Lammershoek is one of the most significant wine estates in the Swartland. It’s had, however, something of a turbulent time since it was purchased in 1999 and its grapes increasingly diverted from the co-op and a handful of private buyers to its own label. Now it looks as though it might be set for greater stability, with a presumably stable ownership structure as well as a first-rate new leadership team in place in vineyard and cellar.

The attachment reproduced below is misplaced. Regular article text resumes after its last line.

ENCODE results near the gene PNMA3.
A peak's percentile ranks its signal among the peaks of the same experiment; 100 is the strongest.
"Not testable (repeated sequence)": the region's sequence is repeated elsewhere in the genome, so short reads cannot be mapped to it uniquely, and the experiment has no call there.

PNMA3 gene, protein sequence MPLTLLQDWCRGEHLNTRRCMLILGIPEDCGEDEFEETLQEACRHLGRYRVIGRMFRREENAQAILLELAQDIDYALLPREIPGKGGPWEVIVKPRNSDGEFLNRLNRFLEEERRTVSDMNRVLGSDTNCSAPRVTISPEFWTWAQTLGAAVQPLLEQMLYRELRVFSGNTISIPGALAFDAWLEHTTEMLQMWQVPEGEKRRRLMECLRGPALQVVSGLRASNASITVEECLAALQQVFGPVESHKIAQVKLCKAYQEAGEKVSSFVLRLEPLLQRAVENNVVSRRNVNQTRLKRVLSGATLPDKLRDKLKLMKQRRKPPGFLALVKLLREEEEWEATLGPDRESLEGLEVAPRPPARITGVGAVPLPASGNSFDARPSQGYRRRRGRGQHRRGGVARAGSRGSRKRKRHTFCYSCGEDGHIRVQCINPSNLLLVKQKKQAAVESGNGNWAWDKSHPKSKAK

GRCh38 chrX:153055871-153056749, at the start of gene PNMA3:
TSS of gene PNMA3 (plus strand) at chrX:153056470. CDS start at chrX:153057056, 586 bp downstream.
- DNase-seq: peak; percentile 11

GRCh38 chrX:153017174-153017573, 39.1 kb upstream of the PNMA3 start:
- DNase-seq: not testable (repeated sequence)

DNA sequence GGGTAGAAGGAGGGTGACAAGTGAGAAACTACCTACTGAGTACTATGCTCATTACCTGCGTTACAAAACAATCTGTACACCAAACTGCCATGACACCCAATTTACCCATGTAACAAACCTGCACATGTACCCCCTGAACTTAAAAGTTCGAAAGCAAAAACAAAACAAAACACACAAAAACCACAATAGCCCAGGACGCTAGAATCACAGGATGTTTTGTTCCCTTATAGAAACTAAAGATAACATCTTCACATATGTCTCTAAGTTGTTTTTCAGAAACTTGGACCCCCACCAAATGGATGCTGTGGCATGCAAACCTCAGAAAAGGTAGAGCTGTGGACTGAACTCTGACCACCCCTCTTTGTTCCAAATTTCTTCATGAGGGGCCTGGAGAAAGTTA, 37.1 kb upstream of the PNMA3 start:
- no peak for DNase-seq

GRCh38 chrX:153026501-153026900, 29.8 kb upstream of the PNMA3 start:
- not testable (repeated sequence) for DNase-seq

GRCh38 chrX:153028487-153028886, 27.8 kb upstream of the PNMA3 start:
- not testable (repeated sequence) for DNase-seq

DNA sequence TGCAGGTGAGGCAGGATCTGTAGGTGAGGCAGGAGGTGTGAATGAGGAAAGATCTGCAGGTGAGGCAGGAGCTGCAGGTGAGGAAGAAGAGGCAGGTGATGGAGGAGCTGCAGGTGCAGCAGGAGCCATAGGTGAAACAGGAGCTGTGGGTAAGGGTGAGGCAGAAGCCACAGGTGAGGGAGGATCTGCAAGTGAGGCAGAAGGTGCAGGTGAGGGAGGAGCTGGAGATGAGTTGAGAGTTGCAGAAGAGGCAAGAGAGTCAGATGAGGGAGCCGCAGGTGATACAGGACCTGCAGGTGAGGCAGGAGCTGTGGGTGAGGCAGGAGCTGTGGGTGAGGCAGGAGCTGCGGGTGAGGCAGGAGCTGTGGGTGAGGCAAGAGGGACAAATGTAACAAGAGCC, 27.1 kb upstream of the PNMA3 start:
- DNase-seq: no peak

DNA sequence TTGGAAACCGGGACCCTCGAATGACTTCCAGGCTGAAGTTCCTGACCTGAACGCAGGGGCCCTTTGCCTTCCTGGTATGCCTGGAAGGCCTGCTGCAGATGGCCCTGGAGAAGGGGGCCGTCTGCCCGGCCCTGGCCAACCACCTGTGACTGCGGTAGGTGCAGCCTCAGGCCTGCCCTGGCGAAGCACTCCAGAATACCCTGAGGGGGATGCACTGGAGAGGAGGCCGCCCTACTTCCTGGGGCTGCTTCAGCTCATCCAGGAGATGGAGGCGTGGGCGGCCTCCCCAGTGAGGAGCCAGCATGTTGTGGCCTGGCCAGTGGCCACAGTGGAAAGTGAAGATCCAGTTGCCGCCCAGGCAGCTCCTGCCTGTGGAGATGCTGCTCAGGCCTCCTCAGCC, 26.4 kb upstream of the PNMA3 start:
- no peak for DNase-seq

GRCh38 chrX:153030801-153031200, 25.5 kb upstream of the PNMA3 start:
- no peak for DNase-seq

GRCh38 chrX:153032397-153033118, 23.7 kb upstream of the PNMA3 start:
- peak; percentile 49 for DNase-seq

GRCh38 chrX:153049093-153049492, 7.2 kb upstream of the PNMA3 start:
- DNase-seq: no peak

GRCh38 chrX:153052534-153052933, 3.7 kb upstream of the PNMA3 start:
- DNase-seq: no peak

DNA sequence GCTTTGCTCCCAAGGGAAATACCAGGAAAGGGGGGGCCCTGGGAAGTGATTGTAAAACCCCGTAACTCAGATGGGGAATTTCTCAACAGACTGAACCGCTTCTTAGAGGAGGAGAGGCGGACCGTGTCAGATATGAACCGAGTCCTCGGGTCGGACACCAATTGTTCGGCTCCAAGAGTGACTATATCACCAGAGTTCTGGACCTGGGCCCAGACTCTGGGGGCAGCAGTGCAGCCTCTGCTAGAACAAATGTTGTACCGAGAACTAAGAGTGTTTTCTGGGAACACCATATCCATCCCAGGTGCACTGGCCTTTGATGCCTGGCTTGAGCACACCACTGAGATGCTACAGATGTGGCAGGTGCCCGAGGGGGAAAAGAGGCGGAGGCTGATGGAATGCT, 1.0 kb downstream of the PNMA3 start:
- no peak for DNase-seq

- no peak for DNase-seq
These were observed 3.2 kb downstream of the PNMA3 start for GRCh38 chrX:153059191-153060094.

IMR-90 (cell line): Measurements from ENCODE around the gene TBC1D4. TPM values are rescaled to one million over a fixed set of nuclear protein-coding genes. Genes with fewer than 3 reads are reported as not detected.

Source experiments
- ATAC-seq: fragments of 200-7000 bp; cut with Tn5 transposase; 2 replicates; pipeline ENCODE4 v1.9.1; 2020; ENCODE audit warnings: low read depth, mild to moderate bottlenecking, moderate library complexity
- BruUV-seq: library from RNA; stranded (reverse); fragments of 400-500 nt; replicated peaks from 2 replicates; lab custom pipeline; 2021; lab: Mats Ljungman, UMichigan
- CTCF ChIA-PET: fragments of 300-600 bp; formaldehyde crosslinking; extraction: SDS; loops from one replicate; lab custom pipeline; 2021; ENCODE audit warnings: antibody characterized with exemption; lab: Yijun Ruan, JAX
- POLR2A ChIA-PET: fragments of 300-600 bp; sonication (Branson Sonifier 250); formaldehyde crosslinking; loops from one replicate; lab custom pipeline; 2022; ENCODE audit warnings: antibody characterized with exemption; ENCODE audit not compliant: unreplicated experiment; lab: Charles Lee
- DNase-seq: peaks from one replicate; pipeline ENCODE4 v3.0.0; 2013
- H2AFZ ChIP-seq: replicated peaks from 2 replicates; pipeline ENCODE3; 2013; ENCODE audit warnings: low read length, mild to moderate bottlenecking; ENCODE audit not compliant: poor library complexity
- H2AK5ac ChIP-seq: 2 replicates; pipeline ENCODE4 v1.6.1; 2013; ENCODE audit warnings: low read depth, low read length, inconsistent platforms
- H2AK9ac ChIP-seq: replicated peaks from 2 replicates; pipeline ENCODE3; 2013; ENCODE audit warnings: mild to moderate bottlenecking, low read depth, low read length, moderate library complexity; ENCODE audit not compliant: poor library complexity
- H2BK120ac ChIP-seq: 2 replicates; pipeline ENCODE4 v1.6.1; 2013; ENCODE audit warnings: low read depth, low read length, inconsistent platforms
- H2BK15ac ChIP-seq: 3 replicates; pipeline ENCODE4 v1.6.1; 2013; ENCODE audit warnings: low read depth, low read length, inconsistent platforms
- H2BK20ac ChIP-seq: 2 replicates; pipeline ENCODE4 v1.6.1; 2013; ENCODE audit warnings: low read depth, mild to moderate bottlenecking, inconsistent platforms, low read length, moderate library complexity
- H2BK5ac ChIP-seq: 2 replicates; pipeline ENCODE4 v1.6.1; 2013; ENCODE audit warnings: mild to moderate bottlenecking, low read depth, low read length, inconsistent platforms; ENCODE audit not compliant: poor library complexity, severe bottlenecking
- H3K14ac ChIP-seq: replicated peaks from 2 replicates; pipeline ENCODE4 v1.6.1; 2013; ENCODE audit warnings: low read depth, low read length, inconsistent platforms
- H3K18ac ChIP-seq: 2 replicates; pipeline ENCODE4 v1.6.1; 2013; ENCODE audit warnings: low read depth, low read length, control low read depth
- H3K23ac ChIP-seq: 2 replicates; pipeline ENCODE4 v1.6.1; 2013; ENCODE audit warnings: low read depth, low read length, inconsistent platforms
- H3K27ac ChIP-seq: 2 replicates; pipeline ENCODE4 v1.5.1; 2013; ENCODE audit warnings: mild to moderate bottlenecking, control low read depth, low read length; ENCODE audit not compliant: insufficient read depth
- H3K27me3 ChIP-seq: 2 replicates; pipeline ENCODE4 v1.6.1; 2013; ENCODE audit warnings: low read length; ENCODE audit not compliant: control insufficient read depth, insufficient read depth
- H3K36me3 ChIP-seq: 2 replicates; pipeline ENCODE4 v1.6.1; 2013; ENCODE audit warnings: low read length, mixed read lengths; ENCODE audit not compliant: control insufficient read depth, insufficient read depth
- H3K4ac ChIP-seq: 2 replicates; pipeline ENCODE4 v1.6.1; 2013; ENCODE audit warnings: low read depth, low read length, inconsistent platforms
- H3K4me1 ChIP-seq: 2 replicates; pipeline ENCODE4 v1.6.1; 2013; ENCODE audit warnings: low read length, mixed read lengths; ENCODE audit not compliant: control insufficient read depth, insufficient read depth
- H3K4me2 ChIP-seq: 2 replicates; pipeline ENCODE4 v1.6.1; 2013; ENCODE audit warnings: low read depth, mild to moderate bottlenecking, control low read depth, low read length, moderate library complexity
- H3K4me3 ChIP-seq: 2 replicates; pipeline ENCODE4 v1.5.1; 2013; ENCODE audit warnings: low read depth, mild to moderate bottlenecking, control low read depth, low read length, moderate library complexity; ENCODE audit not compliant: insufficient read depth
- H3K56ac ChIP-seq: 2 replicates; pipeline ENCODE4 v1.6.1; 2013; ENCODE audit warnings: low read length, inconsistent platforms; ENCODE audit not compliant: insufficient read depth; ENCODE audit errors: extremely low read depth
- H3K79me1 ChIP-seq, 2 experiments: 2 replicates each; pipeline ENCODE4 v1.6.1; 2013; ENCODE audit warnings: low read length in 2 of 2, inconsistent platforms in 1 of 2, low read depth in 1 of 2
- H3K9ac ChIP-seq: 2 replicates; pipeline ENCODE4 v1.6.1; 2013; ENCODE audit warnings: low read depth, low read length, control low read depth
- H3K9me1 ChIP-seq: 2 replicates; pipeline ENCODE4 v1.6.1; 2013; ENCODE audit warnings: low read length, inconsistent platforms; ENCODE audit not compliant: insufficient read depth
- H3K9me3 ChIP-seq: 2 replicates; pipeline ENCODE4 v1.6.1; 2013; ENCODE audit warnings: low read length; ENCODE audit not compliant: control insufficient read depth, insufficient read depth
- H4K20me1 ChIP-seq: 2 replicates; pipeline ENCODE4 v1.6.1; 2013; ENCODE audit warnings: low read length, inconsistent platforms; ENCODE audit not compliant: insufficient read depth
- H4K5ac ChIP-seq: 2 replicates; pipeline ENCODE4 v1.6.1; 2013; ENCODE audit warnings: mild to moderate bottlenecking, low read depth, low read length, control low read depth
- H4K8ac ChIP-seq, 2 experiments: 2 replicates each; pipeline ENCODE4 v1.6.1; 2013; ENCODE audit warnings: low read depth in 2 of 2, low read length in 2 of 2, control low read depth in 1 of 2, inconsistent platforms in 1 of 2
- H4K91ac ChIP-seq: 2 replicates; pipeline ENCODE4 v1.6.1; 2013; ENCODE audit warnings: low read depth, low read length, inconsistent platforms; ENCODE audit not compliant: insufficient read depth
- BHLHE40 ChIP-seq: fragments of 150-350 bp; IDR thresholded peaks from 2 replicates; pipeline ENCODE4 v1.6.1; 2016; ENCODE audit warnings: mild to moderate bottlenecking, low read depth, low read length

Vintage 2000 was made by an eminent Austrian winemaker, the next two by local Shaun Turnbull; Albert Ahrens arrived in June 2002 but was edged out before the 2010 vintage, and Craig Hawkins led a revolution in the vineyards, with a wholesale conversion to organic viticulture, as well as the cellar. The style of wines changed radically – Ahrens had been slowly adapting to the developing Swartland revolution, with less oak only the most obvious change in his winemaking, but gradualness was now abandoned. Hawkins produced some good wines – as had Ahrens, though his admirable achievements were not readily admitted by the new regime. And the shift to much greater freshness in Lammershoek wines had a real effect, I believe, on a lot of cutting-edge Swartland winemaking: picking was now often done a little earlier, and lower alcohols become much more common after he showed the viability of those things. However, there were occasional problems with reliability of the wines – which even led to some important retailers refusing to continue to stock Lammershoek.